Expert says ‘meat-eater’ name Eskimo an offensive term placed on Inuit

An Edmonton Eskimos' fan cheers during first half CFL football action against the Calgary Stampeders in Calgary, Alta., Monday, Sept. 1, 2014. THE CANADIAN PRESS/Jeff McIntosh

EDMONTON – Canada’s national Inuit organization is calling for the Edmonton Eskimos football team to change its name. So what does the word really mean?

Many historians believe the origin of Eskimo comes from an Algonquin term meaning “eaters of raw meat.”

And it wasn’t used in a nice way, says Niigaan Sinclair, head of the native studies department at the University of Manitoba.

When Europeans first settled in North America, they asked different aboriginal tribes what others were called, Sinclair explains. That included pointing at a group of northern dwellers who ate flesh from seals and whales.

READ MORE: Edmonton Eskimos’ Grey Cup run getting lots of support from home

“So the Europeans come in and they’re talking to the Cree and say: ‘Who are those people?”‘ Sinclair says.

Story continues below advertisement

“‘Oh those? Those are the meat-eaters over there.”‘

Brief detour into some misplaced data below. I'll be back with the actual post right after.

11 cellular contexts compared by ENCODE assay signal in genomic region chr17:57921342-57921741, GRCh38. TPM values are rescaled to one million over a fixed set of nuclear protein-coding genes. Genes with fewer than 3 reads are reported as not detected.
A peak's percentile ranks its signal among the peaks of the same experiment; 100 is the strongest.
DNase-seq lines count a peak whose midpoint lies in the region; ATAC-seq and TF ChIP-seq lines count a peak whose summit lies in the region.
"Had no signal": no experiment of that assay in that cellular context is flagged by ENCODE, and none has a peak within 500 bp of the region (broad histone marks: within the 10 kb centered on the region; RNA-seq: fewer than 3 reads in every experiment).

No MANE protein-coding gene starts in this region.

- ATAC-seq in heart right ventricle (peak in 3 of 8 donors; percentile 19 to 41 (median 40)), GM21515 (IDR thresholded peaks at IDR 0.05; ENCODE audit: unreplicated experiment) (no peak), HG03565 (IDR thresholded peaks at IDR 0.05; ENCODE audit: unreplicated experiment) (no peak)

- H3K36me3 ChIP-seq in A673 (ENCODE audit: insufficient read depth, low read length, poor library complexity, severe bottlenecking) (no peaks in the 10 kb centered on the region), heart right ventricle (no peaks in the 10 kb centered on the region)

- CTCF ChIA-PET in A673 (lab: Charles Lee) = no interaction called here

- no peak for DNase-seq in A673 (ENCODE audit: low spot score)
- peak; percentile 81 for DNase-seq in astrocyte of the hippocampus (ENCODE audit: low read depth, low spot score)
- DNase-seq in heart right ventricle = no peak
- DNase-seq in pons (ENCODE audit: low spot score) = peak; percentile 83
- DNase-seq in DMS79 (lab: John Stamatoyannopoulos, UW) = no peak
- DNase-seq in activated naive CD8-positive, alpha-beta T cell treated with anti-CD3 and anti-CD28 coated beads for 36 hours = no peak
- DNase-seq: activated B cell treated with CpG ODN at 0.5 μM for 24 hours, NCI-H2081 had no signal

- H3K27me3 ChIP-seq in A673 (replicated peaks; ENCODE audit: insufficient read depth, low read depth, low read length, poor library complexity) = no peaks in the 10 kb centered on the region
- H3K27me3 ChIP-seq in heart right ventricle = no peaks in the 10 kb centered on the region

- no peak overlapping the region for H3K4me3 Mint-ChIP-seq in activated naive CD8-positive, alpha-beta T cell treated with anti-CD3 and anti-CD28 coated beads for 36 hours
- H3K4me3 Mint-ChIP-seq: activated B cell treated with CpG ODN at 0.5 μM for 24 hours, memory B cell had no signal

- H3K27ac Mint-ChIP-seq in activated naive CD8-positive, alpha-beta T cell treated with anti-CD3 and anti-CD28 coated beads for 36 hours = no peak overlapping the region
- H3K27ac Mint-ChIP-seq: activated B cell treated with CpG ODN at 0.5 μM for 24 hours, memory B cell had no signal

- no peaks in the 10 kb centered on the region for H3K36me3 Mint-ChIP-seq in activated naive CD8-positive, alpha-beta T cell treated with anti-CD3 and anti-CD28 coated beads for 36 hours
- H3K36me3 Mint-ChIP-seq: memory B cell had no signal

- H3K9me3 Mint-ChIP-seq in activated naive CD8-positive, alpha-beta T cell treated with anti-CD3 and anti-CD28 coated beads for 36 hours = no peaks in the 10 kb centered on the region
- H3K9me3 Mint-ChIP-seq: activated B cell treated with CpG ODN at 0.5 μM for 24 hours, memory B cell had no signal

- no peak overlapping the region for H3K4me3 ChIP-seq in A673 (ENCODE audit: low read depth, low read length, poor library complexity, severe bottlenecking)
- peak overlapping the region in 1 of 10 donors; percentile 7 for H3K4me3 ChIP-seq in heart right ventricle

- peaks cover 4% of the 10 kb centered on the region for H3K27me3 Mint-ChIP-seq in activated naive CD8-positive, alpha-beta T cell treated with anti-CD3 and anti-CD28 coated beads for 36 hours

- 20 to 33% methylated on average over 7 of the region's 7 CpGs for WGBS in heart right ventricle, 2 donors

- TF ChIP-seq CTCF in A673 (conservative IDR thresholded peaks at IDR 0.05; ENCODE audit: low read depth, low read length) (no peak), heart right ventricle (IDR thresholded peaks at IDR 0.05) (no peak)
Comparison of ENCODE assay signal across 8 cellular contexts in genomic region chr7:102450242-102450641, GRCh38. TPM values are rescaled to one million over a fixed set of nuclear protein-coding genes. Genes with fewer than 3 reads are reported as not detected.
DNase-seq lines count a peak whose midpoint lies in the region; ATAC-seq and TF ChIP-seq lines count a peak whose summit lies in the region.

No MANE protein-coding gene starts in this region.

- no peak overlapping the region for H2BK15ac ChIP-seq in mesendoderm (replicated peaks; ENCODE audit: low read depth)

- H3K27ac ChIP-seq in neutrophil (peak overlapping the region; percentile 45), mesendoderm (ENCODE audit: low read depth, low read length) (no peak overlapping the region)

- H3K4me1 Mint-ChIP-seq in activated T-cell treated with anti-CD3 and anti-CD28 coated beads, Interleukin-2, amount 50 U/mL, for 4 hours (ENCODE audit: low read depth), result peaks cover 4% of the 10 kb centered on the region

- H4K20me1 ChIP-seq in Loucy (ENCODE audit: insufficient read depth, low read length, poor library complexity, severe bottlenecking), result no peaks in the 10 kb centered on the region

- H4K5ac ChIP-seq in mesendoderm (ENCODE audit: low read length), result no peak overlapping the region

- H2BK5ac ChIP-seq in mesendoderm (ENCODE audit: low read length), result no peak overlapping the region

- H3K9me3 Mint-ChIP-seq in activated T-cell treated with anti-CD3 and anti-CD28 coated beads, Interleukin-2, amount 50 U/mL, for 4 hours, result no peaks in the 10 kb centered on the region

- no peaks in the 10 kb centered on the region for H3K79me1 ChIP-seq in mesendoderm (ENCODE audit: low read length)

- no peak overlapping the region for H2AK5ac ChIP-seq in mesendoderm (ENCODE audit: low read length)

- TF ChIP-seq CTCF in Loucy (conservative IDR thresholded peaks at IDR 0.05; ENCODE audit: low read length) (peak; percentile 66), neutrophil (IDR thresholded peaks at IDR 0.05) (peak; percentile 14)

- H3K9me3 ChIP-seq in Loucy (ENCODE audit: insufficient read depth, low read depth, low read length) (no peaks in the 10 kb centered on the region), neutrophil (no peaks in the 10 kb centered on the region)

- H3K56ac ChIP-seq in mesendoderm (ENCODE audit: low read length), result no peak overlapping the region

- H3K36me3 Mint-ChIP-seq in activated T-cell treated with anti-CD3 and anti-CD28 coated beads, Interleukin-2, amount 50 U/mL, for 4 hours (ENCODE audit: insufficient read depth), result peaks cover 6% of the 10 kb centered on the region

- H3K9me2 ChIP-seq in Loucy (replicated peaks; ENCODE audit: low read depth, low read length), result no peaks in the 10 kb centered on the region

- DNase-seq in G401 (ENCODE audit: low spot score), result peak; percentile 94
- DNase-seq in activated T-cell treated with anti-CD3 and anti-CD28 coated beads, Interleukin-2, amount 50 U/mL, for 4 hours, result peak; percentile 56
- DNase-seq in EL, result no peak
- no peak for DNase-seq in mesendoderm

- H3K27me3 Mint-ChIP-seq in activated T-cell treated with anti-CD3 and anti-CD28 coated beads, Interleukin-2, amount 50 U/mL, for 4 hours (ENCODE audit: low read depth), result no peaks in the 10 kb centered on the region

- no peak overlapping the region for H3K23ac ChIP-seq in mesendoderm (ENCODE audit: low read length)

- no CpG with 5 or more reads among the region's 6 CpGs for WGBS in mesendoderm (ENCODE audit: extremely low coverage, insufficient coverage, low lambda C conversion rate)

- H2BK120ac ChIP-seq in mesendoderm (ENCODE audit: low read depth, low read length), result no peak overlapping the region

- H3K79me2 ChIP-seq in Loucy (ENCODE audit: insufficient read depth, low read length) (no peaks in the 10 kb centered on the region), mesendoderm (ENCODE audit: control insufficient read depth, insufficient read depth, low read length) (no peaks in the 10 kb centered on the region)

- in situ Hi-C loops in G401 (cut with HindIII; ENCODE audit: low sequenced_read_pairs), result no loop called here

There are other theories.

An expert with the Smithsonian Institution has proposed that Eskimo actually comes from another aboriginal term that refers to people wearing snowshoes.

Despite the label, the group continued to call themselves Inuit, which means “the people” in Inuktitut. They’d already been using it for hundreds of years, says Sinclair.

In the 1970s, others started to listen. At the first Inuit Circumpolar Conference in Alaska, delegates agreed the term Inuit should be used instead. Some tribes in Alaska and Siberia continue to identify as Eskimo.

“Nobody uses Eskimo in Canada anymore – at all,” says Sinclair.

WATCH: Meet an Eskimos super fan

The word remains on some food items, such as Eskimo Pie ice-cream bars – banana-shaped ones are called Eskimo Monkeys in Thailand. In New Zealand, Eskimos are a popular type of marshmallow candy. In 2009, an Inuit woman from Canada who was travelling in New Zealand made headlines when she called the sweets racist.

Story continues below advertisement

Sinclair is Anishinabe – not Ojibwa, a term that was also placed on his people, he says.

He remembers watching football as he was growing up and how his father was offended by the Edmonton Eskimos.

“He’d be saying, ‘Well, that’s not an appropriate name for a football team.”‘

Sinclair says the term is disrespectful and should no longer be the name of the team.

“It’s not easy to divorce ourselves from these terms, but history will eventually rid ourselves of these racially inappropriate, misdescribing names.”

Sponsored content